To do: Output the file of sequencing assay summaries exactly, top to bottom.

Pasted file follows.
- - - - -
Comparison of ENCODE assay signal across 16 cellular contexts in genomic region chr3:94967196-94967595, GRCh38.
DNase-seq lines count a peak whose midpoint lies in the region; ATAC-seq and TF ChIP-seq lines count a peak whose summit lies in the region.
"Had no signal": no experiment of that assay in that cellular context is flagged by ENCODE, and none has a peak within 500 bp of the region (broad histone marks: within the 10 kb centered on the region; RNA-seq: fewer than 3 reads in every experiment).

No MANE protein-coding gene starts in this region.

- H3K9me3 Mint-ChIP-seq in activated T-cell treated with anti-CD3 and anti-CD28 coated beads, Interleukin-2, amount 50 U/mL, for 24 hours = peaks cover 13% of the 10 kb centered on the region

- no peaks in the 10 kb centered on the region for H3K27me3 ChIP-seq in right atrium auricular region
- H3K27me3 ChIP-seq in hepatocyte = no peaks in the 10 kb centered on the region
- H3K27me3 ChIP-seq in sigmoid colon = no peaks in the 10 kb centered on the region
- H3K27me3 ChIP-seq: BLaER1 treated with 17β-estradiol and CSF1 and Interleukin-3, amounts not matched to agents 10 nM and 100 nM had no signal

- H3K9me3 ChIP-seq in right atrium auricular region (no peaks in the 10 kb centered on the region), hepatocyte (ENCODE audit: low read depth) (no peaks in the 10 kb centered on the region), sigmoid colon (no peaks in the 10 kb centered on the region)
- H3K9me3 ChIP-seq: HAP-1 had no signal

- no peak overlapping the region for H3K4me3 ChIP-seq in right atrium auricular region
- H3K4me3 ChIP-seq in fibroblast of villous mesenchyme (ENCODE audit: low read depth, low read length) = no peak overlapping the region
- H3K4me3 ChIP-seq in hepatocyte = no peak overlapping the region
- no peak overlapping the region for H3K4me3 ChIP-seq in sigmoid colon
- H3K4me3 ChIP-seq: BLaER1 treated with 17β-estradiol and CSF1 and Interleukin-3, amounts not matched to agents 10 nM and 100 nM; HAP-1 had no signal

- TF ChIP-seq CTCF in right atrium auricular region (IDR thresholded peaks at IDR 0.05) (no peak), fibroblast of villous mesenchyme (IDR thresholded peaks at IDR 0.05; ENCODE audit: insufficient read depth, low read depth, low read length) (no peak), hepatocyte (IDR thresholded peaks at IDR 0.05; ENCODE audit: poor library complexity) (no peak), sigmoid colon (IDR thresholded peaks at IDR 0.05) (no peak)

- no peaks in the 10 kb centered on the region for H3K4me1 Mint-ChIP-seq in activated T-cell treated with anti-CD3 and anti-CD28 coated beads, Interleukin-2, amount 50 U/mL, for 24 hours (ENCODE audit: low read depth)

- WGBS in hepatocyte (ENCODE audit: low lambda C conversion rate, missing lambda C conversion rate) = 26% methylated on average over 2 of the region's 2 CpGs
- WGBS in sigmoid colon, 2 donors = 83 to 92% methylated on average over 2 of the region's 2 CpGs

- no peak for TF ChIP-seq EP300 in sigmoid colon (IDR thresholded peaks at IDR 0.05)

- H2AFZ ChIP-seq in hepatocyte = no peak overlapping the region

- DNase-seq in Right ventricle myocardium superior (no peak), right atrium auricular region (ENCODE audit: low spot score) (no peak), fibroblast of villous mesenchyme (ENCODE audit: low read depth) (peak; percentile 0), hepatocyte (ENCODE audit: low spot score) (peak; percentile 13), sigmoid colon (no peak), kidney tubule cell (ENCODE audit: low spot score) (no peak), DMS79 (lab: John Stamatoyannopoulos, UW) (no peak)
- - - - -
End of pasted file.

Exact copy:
Comparison of ENCODE assay signal across 16 cellular contexts in genomic region chr3:94967196-94967595, GRCh38.
DNase-seq lines count a peak whose midpoint lies in the region; ATAC-seq and TF ChIP-seq lines count a peak whose summit lies in the region.
"Had no signal": no experiment of that assay in that cellular context is flagged by ENCODE, and none has a peak within 500 bp of the region (broad histone marks: within the 10 kb centered on the region; RNA-seq: fewer than 3 reads in every experiment).

No MANE protein-coding gene starts in this region.

- H3K9me3 Mint-ChIP-seq in activated T-cell treated with anti-CD3 and anti-CD28 coated beads, Interleukin-2, amount 50 U/mL, for 24 hours = peaks cover 13% of the 10 kb centered on the region

- no peaks in the 10 kb centered on the region for H3K27me3 ChIP-seq in right atrium auricular region
- H3K27me3 ChIP-seq in hepatocyte = no peaks in the 10 kb centered on the region
- H3K27me3 ChIP-seq in sigmoid colon = no peaks in the 10 kb centered on the region
- H3K27me3 ChIP-seq: BLaER1 treated with 17β-estradiol and CSF1 and Interleukin-3, amounts not matched to agents 10 nM and 100 nM had no signal

- H3K9me3 ChIP-seq in right atrium auricular region (no peaks in the 10 kb centered on the region), hepatocyte (ENCODE audit: low read depth) (no peaks in the 10 kb centered on the region), sigmoid colon (no peaks in the 10 kb centered on the region)
- H3K9me3 ChIP-seq: HAP-1 had no signal

- no peak overlapping the region for H3K4me3 ChIP-seq in right atrium auricular region
- H3K4me3 ChIP-seq in fibroblast of villous mesenchyme (ENCODE audit: low read depth, low read length) = no peak overlapping the region
- H3K4me3 ChIP-seq in hepatocyte = no peak overlapping the region
- no peak overlapping the region for H3K4me3 ChIP-seq in sigmoid colon
- H3K4me3 ChIP-seq: BLaER1 treated with 17β-estradiol and CSF1 and Interleukin-3, amounts not matched to agents 10 nM and 100 nM; HAP-1 had no signal

- TF ChIP-seq CTCF in right atrium auricular region (IDR thresholded peaks at IDR 0.05) (no peak), fibroblast of villous mesenchyme (IDR thresholded peaks at IDR 0.05; ENCODE audit: insufficient read depth, low read depth, low read length) (no peak), hepatocyte (IDR thresholded peaks at IDR 0.05; ENCODE audit: poor library complexity) (no peak), sigmoid colon (IDR thresholded peaks at IDR 0.05) (no peak)

- no peaks in the 10 kb centered on the region for H3K4me1 Mint-ChIP-seq in activated T-cell treated with anti-CD3 and anti-CD28 coated beads, Interleukin-2, amount 50 U/mL, for 24 hours (ENCODE audit: low read depth)

- WGBS in hepatocyte (ENCODE audit: low lambda C conversion rate, missing lambda C conversion rate) = 26% methylated on average over 2 of the region's 2 CpGs
- WGBS in sigmoid colon, 2 donors = 83 to 92% methylated on average over 2 of the region's 2 CpGs

- no peak for TF ChIP-seq EP300 in sigmoid colon (IDR thresholded peaks at IDR 0.05)

- H2AFZ ChIP-seq in hepatocyte = no peak overlapping the region

- DNase-seq in Right ventricle myocardium superior (no peak), right atrium auricular region (ENCODE audit: low spot score) (no peak), fibroblast of villous mesenchyme (ENCODE audit: low read depth) (peak; percentile 0), hepatocyte (ENCODE audit: low spot score) (peak; percentile 13), sigmoid colon (no peak), kidney tubule cell (ENCODE audit: low spot score) (no peak), DMS79 (lab: John Stamatoyannopoulos, UW) (no peak)